From the 13th June 2013 the ASHMOLEAN MUSEUM in Oxford is hosting a remarkable exhibition of instruments by ANTONIO STRADIVARI. This exhibition was organised through the enthusiasm, huge knowledge and sheer hardwork of Jon Whiteley, and Charles and Peter Beare.
See the Ashmolean website for details.
It is open and it is amazing! 21 stunningly beautiful instruments by the most imaginative maker ever, who opened so many possibilities within these simple forms, plus some of his tools & drawings brought over from the museum in Cremona.
(The Ashmolean is a 3mn cycle ride from my workplace!)
There are luthier demonstrations (details below), and lectures by Curtis Price touching on issues of authorship and authenticity, Jon Whiteley on the ‘secrets’ of Stradivari, Tony Faber on ‘the mystery of Stradivari’s inimitability’. I will give a lecture on violin-making Saturday 6th July at 11am, with lots of pictures, and perhaps instruments and bits of wood.
The picture above is of a detail of ‘Le Messie’ from the permanent collection at the Ashmolean. I am posting photos of the exhibition here
Having to talk to people about instrument making and the qualities which Stradivari brought to the craft has led me to start to write and re-write a few soundbites, reflections and rambles around the received idea of ‘secret’ which surrounds him and his work.
Readers of this, please comment and contribute in the box at the bottom of the page!
It is worth remembering when thinking about Stradivari, that he had his own historical context to work with: the violin-shape as we still know it had arrived 150 years previously, refined largely (but not only) by Andrea Amati in Cremona. His sons Girolamo and Antonio had evolved the shape further, and by then the specificity of the instrument’s shape and role was firmly established: at the beginning and during the course of the 17th c. , music had started to appear which exploited the particular timbre and singing qualities of the instrument, and its potential for virtuosity (like for example Monteverdi’s Madrigals also purely instrumental music by Merula and others); one can spot links between the evolution of the music and of the instruments. Stradivari possibly learned from the grandson of Andrea, Nicolo Amati, starting from a very strong grounding in a craft which was still steeped deep in the obsession of the Italian Renaissance with architecture and sculpture. He was clearly very fluent with the use of tools from an early age, and from then on tirelessly worked and experimented until his death at the age of 93.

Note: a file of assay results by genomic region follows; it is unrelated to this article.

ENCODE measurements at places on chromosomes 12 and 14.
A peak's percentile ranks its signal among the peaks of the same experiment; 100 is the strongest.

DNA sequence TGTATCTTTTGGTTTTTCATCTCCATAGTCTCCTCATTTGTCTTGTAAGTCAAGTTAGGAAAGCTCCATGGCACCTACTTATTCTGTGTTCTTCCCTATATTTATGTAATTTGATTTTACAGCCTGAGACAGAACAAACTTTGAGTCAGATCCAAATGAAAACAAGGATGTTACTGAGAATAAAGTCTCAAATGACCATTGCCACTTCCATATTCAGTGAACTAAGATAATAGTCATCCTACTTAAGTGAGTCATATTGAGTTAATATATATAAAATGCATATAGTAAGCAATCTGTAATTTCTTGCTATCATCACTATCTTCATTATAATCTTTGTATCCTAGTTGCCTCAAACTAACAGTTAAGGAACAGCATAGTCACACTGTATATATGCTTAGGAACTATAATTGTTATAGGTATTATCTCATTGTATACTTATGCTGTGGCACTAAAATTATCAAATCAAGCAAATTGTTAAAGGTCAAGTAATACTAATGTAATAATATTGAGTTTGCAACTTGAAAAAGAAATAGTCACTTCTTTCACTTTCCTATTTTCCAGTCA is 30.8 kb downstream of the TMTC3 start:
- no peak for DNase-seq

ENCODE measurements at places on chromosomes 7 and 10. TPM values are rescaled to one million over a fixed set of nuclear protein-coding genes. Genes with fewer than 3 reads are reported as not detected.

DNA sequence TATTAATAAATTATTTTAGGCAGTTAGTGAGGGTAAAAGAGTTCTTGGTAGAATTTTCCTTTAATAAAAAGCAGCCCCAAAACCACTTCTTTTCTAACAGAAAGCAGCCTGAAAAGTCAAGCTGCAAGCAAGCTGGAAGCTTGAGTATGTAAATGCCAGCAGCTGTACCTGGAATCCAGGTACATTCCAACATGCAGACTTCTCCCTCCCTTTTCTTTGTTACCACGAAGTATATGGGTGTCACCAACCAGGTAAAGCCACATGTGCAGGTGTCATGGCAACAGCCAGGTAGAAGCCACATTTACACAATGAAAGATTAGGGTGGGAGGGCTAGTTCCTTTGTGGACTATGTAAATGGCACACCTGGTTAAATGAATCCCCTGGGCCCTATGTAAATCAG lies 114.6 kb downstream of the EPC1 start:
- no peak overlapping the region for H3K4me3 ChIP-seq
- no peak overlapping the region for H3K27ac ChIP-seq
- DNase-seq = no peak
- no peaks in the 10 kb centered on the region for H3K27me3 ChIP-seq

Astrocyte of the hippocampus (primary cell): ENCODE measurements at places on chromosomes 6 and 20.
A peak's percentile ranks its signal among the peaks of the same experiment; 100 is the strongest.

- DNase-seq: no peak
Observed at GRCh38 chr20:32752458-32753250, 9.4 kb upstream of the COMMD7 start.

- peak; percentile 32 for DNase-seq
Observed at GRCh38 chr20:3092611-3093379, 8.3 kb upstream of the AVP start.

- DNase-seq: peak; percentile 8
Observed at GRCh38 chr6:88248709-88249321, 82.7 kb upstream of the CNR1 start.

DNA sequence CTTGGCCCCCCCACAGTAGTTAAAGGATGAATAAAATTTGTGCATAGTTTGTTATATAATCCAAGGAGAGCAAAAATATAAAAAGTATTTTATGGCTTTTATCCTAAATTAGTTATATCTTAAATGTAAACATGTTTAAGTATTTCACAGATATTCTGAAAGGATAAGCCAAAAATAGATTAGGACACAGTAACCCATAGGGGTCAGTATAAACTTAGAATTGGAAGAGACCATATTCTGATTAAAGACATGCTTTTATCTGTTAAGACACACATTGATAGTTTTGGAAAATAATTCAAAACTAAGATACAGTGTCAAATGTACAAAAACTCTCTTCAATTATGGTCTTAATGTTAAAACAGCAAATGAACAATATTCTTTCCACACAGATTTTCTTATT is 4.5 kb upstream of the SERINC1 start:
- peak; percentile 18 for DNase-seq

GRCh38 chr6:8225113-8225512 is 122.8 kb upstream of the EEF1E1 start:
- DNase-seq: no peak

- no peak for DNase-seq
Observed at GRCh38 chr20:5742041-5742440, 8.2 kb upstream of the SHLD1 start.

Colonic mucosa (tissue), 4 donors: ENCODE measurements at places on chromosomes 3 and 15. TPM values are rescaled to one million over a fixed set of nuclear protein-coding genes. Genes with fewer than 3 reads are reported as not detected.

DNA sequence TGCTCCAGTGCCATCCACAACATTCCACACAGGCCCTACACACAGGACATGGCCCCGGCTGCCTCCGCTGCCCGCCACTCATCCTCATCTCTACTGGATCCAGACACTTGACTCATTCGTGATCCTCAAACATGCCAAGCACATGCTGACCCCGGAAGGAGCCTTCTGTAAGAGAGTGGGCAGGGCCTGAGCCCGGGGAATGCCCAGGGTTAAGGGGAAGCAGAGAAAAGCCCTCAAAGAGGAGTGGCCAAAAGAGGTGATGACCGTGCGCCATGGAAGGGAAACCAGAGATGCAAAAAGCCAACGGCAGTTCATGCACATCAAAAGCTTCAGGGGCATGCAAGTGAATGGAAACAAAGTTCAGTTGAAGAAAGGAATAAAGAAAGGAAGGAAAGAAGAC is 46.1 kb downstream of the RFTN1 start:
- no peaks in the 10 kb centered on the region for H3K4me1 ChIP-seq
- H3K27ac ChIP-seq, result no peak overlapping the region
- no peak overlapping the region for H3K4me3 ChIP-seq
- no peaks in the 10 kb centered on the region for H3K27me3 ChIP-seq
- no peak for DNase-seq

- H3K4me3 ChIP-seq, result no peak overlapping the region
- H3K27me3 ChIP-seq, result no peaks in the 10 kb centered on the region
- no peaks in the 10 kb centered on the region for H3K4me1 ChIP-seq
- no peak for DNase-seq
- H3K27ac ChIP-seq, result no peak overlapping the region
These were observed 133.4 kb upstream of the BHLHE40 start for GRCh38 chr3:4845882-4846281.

Context tooSeen from my perspective as a maker 300 years later, he was someone who within the simple forms and materials of the violin or cello, saw possibilities opening out before him, and knew how to realise them. The subtlety, organic and tactile quality, balance, liveliness at every point and proportion are a pleasure and an inspiration, and most importantly, these qualities do translate directly into sound, this is the whole point of the things.
He is one of few makers who went into another realm of realised possibilities: whereas most of us work within a room of our personal views and conditionings, he seems to have opened the door into a very interesting garden. This is easy to perceive, seeing and hearing his results, but not easy at all to do oneself! A secret?
History? The deeply held view which I have just expressed is of course a blatantly romantic one, and it needs to be balanced out! I have just read an article by Oliver Webber which around a project of re-creation of ‘Monteverdi’s violins’, highlights some of the problems, prejudices and partiality of a ‘progress’ ideology when it comes to history. Here is a quote from his article: